(g) That the petition does not state a cause of action nor does it appear that petitioner has suffered any grievance that calls for the court’s intervention, for it is not alleged that petitioner has been removed or suspended from office or that she has in any way been deprived of any civil or political right (par. 7, [a]);

(h) That the present action is premature and that there is no justification for the court to entertain the same (par 9); and

(i) That this court has no jurisdiction over the case under the doctrine of separation of powers (par. 10).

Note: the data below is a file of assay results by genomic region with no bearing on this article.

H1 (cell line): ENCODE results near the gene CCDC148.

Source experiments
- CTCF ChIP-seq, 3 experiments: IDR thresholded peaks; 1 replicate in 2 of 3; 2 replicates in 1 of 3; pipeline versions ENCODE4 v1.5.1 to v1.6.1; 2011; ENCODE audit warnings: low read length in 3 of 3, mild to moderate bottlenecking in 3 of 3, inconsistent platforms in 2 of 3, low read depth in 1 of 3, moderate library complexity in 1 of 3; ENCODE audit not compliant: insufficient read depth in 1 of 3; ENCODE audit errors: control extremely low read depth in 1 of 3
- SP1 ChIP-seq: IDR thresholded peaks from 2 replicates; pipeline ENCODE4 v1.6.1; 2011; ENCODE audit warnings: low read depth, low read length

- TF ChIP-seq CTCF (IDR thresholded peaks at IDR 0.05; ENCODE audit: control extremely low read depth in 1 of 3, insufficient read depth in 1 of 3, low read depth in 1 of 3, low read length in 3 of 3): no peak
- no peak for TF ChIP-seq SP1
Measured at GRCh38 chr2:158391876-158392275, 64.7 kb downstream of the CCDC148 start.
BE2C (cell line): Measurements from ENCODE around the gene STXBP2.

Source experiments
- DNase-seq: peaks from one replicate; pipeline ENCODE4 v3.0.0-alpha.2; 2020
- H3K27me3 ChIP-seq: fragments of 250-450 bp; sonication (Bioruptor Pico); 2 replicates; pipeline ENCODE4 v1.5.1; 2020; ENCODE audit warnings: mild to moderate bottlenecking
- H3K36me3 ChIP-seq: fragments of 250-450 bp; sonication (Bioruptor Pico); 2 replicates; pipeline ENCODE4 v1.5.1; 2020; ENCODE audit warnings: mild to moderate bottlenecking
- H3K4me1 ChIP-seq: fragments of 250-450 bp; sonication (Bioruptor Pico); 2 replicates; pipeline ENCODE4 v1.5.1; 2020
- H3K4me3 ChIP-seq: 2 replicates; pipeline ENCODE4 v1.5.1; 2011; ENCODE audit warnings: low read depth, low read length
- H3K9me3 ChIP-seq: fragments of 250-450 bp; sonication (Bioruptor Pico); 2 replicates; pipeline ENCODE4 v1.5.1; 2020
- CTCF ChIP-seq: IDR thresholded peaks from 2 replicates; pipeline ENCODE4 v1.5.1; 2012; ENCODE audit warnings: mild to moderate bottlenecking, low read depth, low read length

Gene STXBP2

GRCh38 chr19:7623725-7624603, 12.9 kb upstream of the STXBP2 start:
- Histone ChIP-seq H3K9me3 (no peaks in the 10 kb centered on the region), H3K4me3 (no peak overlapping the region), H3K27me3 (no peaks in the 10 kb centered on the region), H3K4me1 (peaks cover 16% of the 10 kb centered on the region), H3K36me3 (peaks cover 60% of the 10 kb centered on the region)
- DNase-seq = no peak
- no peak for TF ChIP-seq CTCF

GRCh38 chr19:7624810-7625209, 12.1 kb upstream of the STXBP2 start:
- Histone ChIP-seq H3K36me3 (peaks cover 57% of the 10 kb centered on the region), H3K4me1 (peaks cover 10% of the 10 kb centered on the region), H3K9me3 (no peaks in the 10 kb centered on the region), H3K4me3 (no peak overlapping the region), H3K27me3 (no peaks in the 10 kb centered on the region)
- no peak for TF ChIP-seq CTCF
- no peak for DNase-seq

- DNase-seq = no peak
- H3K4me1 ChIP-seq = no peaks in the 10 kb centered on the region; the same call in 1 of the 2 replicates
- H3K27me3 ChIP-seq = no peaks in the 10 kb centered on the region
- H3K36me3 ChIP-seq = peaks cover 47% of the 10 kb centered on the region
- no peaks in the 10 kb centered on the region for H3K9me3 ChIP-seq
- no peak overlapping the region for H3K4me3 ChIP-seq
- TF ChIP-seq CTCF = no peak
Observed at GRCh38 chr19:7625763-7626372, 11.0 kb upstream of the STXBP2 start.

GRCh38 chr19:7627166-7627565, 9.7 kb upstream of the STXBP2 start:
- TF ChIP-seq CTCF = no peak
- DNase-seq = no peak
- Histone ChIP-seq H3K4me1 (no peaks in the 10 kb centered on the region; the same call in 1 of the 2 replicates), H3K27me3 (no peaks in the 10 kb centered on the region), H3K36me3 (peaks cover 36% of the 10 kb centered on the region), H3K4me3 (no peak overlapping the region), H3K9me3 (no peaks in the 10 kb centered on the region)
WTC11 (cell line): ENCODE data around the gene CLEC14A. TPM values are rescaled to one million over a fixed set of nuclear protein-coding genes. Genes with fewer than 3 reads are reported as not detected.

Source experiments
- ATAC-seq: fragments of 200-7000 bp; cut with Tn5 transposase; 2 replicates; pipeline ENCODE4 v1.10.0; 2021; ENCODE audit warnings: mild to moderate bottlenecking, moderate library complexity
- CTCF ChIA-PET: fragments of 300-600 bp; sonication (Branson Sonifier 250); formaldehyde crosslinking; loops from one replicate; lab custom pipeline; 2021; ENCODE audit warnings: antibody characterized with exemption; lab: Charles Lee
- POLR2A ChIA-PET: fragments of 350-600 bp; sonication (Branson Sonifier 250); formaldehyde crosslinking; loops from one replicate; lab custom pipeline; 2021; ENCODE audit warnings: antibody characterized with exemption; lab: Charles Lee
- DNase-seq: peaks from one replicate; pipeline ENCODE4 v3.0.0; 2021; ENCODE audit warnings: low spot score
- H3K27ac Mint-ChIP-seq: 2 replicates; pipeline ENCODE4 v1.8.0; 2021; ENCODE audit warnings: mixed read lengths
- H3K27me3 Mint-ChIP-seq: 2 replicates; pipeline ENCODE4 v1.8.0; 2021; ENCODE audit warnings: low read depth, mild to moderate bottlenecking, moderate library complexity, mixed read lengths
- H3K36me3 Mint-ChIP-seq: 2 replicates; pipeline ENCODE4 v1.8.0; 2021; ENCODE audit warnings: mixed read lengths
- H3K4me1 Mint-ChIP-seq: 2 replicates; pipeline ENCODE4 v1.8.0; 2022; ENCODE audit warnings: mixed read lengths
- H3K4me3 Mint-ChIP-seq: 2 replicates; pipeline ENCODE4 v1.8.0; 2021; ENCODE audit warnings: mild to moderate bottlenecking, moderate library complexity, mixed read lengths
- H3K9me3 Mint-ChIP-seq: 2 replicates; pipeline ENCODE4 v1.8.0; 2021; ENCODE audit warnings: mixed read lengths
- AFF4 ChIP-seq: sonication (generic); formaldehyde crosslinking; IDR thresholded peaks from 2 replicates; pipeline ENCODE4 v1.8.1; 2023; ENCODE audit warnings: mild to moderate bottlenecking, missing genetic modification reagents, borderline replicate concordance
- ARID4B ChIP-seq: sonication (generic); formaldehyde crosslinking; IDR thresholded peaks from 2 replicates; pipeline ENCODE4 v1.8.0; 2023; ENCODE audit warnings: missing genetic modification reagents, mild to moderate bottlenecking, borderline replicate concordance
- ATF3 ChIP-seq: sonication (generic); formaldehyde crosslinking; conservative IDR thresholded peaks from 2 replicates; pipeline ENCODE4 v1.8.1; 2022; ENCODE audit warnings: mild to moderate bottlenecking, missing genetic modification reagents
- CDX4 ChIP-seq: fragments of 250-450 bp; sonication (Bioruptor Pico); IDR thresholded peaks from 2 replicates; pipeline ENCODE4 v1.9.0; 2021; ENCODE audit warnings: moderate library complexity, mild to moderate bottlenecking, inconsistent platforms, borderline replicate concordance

The Solicitor-General, under the last paragraph (par. 10) of his amended answer, raises the question of jurisdiction of this court over the acts of the Chief Executive. He contends that "under the separation of powers marked by the Constitution, the court has no jurisdictions to review the orders of the Chief Executive, evidenced by Annex A and Annex C of the petition, which are of purely administrative character." Reliance is had on the previous decisions of this court: Severino v. Governor-General ([1910], 16 Phil., 366); Abueva v. Wood ([1924], 45 Phil., 612); and Alejandrino v. Quezon ([1924], 46 Phil., 83). Although this is the last point raised by the Government in its answer, it should, for reasons that are apparent, be first to be considered. If this court does not have jurisdiction to entertain these proceedings, then, the same should be dismissed as a matter of course; otherwise, the merits of the controversy should be passed upon and determined.